This was one thing I learnt today at AGV testing, and decided to share it on the internet so that maybe someone somewhere in the world may benefit from this!
If you happen to use a generic BLDC motor, akin to what’s found on an electric scooter, as shown below, then one of the constant observations of yours might be the inability of the motor to run in reverse.
For those who didn’t know, the motor has 8 useful wires. 3 wires (thick ones) are for power supply for the generation of rotating magnetic field. 5 wires are for hall sensors. (VCC, GND and 3 sensors).
For reversing the motor we have to change the direction of perception of magnetic field. The diagram below can help you understand how the motor actually works.
To reverse the motor what we have to do is change the way the hall sensors trigger the change in power signals using the MOSFETs inside the controller. What I initially did (last year) was interchange 2 of the input as well as corresponding power lines, and the BLDC could reverse its direction. So if A-B-C and a-b-c was the sequence for hall sensor wires and power wires at the beginning, the sequence if changed to A-C-B and a-c-b would reverse the motor, which can be seen by drawing a diagram as above and testing the aptness.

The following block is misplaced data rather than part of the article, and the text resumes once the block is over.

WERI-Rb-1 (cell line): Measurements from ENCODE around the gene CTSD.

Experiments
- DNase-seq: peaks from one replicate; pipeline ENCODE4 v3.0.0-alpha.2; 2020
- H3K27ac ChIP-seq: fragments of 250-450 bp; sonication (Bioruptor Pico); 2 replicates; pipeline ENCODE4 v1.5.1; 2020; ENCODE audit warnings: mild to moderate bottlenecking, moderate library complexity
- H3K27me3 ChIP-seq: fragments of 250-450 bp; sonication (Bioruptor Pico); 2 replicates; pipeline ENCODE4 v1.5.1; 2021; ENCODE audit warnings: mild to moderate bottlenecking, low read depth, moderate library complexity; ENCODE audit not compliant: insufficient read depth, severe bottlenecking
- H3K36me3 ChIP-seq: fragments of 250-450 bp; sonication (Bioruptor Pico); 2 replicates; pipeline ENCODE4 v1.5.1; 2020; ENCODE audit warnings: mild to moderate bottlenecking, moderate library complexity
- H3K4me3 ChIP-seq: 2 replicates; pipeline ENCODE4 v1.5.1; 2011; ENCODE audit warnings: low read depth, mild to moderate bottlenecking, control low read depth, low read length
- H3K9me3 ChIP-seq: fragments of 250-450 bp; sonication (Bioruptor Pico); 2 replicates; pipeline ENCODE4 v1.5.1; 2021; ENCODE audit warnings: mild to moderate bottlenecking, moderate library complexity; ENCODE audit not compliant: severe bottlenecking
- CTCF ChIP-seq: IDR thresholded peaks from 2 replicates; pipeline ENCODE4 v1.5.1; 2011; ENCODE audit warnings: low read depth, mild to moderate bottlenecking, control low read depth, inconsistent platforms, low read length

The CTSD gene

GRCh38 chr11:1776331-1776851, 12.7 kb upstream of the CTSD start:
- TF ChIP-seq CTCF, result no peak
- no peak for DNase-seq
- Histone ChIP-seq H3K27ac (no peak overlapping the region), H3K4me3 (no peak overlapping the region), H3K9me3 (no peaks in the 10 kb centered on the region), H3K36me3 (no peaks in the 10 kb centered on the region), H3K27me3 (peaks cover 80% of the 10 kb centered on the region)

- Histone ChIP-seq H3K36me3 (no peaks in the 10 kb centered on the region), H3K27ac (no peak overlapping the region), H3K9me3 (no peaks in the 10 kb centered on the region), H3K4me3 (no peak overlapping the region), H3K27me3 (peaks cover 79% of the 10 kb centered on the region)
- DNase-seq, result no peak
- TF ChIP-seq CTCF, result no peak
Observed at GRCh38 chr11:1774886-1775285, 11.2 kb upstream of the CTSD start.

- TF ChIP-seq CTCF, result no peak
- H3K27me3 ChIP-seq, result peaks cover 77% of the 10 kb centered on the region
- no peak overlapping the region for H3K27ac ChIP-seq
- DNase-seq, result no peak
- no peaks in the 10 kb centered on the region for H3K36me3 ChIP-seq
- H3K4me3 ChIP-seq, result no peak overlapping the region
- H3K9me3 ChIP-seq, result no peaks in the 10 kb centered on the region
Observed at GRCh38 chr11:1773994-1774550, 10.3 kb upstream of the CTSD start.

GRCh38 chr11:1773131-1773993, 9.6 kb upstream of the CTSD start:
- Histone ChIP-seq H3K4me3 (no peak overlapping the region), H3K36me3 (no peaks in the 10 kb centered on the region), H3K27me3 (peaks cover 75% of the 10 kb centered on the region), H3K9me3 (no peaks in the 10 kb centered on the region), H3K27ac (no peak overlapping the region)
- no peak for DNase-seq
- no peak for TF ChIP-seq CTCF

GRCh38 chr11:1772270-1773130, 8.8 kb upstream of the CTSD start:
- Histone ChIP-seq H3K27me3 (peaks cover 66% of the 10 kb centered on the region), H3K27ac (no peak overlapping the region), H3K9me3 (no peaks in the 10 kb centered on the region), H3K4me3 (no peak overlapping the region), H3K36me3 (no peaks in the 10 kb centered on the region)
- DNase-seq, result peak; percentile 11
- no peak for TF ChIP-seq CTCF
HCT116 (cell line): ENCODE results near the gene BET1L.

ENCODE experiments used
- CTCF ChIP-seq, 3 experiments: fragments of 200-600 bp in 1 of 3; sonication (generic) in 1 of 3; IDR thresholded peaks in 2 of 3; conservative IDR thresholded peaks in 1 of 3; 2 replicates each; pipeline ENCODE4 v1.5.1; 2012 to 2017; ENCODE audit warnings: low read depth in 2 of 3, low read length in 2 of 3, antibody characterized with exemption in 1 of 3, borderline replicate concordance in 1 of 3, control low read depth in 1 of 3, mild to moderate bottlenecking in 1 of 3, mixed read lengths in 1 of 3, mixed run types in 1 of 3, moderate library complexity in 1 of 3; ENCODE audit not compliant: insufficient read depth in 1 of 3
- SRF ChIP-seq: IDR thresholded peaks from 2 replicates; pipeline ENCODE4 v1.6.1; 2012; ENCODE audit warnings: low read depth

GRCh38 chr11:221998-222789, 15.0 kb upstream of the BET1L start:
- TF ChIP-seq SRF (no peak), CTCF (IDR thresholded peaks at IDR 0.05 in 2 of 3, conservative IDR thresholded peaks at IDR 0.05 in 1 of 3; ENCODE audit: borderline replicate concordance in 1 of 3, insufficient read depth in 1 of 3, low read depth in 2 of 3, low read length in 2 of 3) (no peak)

But today I found a new way of doing the same, which allows for use of simple relays, not power ones as the power lines are left undisturbed. What we have to do is change the A-B-C sequence of hall sensor wires to C-A-B. It won’t work if B-C-A sequence is used. So a TPDT PCB mounted relay simply does the trick.
Also to brake the motor using electrical method, simply change A-B-C to B-A-C or A-C-B or C-B-A. The motor stops abruptly! Be careful while testing, because it can lead to mechanical damage.
Hope someone finds this useful!